Most of my ancestral families at one time lived on or near Hackers Creek, spread from the headwaters in Upshur Co. to its mouth west of what is now Jane Lew.  Some of them were among the first settlers, and some came later, just after the Revolution. Being back in West Virginia means that on any afternoon, we can wander the back roads and find places that I only knew from documents.  Going on the back roads makes it much easier to imagine the settlements and the relationships, since the big towns and the highways are much different now than then.

In 1761, the Pringle brothers, John and Samuel, from the South Branch of the Potomac, deserted from the British army at Fort Pitt.  They explored the Monongahela country, and worked for John Simpson, a trapper and trader, who was later based at the mouth of Elk Creek, which eventually became Clarksburg.   The Pringles fell out with Simpson, and went up the Tygart Valley and Buckhannon Rivers, to the mouth of Turkey Run, where they lived in a hollow sycamore tree until 1767.  They returned to the South Branch, spurring a migration of some of their old neighbors there, who became the first settlers along the Tygart, Buckhannon, West Fork, and Hackers Creek, the first permanent settlements across the mountains in this area, along with the Morgans’ settlements in what are now Morgantown and Fairmont.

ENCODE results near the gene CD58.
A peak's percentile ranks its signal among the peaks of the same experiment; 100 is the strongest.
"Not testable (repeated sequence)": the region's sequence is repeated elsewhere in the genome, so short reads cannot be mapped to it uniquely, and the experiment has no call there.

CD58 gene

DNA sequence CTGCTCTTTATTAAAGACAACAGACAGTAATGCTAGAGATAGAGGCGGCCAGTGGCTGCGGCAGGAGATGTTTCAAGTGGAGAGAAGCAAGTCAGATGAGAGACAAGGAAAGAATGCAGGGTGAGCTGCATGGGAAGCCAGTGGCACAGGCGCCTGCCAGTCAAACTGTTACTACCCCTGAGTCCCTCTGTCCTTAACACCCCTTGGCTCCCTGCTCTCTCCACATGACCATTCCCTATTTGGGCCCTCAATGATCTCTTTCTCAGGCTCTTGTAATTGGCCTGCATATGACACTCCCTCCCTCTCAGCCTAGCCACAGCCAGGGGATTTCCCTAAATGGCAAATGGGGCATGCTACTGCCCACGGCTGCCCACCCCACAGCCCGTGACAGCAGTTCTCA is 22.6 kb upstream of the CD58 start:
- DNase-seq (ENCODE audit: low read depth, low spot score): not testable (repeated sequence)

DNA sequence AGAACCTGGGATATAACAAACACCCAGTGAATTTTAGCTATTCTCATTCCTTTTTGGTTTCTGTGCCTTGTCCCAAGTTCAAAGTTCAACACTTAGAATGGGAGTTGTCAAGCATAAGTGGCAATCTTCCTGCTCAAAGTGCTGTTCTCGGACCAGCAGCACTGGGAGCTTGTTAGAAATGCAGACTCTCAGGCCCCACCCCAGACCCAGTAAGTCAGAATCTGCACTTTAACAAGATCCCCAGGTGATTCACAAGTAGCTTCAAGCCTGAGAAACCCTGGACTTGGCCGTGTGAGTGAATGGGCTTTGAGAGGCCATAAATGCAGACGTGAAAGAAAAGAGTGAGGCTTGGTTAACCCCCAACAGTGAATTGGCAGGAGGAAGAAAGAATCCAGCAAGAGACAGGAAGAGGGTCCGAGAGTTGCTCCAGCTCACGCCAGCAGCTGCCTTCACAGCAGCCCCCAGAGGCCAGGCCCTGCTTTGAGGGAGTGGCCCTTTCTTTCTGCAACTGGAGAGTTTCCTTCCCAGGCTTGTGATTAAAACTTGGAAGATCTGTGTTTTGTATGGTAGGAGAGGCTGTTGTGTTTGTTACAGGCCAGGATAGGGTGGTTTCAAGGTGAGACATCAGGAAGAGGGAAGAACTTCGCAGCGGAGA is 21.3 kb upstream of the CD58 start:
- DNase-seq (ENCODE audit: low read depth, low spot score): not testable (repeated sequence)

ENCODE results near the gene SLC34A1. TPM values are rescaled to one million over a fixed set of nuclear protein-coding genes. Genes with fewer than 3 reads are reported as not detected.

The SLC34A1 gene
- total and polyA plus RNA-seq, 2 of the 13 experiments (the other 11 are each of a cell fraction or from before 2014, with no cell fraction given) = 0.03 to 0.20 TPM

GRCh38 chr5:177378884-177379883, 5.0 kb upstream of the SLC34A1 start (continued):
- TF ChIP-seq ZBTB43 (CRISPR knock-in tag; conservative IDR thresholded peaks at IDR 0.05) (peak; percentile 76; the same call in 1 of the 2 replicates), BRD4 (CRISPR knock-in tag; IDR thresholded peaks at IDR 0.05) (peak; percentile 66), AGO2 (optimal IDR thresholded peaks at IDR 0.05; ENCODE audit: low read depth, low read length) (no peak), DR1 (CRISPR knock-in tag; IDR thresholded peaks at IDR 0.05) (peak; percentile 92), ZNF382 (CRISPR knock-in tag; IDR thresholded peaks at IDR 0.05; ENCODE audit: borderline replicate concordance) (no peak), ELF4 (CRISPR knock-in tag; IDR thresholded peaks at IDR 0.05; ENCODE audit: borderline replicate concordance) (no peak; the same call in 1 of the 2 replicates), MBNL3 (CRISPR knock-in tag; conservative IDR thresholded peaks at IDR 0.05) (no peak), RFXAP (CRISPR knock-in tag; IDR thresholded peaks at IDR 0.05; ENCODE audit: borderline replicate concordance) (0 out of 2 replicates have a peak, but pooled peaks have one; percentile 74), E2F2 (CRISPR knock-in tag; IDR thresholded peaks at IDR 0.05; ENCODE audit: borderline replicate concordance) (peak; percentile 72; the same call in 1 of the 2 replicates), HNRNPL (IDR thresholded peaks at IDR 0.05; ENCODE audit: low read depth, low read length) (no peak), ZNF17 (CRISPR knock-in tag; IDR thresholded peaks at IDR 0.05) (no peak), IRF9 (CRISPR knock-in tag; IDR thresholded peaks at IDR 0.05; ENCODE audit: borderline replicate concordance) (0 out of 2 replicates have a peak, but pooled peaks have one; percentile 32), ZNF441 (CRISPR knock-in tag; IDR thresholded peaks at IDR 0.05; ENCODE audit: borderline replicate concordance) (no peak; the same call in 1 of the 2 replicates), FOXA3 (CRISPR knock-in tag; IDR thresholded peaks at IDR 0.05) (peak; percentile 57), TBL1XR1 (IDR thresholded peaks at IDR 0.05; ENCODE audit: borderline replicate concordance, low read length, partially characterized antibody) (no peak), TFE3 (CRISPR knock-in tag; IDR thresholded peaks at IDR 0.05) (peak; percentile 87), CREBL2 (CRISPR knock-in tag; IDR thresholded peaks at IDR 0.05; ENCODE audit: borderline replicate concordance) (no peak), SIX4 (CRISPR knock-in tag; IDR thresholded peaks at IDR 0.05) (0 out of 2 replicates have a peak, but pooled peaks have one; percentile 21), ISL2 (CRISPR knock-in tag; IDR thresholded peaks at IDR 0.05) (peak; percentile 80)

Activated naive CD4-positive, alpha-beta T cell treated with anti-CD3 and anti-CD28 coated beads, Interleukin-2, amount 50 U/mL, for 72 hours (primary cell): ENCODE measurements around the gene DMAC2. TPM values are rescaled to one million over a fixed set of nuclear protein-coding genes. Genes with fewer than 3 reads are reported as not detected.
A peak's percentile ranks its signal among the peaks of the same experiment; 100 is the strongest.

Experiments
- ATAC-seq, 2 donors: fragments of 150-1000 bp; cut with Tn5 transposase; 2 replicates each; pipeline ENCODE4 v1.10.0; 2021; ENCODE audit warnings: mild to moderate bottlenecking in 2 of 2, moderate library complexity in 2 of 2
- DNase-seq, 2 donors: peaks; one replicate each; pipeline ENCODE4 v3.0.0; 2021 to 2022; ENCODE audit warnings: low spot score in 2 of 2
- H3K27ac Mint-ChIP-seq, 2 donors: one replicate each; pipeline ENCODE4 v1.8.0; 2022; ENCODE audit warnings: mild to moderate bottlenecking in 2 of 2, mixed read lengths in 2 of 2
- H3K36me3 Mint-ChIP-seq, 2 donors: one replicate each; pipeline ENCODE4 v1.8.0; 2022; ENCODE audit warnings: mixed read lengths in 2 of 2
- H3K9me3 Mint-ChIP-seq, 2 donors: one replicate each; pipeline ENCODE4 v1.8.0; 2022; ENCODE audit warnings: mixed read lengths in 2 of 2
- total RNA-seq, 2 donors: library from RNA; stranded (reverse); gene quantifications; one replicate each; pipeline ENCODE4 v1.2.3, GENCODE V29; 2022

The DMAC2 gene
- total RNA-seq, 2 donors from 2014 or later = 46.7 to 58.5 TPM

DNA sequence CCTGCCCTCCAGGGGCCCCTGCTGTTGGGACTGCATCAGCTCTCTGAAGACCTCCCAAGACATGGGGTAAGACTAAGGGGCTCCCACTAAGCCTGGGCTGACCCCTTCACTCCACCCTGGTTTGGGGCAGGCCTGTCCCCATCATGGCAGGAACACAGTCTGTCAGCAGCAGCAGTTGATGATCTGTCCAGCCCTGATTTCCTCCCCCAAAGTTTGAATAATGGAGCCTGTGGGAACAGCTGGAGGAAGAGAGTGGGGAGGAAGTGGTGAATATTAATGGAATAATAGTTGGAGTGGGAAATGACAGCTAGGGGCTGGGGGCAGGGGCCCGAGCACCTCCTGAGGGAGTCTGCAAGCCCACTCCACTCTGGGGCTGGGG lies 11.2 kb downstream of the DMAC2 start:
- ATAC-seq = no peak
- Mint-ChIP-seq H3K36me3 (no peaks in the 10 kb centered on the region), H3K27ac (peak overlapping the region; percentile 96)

We had driven by the sign that said “Pringle Tree Road” many times, since we had moved, and on vacations over the years.  I had always, and as late as last month, said, “Oh, no need to go up there, the Pringle Tree is gone and it was just a tree in a field, anyway, I’ve seen old pictures.”  But last week a query from a fellow researcher started me looking at Revolutionary pensions, one thing led to another, and I finally realized that Bush’s Fort, where my 4th great-grandmother, Susannah Radcliff Stalnaker, spent her teenage years, was on the Buckhannon at the mouth of Turkey Run.  So our Sunday afternoon drive was down to Buckhannon.  As it turns out, there is a county park along the river, with a “third generation” Pringle tree at the end of a lush meadow full of wildflowers – forget-me-nots, gill-over-the-ground, tiny white daisies, and a creeper with small lavender and yellow orchid-like blooms that we think is one of the many penstemons.Pringle Tree

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